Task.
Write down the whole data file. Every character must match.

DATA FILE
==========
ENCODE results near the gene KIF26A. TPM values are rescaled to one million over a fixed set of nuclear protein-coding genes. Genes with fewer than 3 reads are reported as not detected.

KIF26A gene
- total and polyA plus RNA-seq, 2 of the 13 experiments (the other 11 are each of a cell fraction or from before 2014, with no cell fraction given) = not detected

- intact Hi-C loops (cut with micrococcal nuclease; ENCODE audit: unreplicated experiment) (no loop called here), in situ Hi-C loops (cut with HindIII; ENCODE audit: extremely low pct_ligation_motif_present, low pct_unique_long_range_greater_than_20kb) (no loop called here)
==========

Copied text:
ENCODE results near the gene KIF26A. TPM values are rescaled to one million over a fixed set of nuclear protein-coding genes. Genes with fewer than 3 reads are reported as not detected.

KIF26A gene
- total and polyA plus RNA-seq, 2 of the 13 experiments (the other 11 are each of a cell fraction or from before 2014, with no cell fraction given) = not detected

- intact Hi-C loops (cut with micrococcal nuclease; ENCODE audit: unreplicated experiment) (no loop called here), in situ Hi-C loops (cut with HindIII; ENCODE audit: extremely low pct_ligation_motif_present, low pct_unique_long_range_greater_than_20kb) (no loop called here)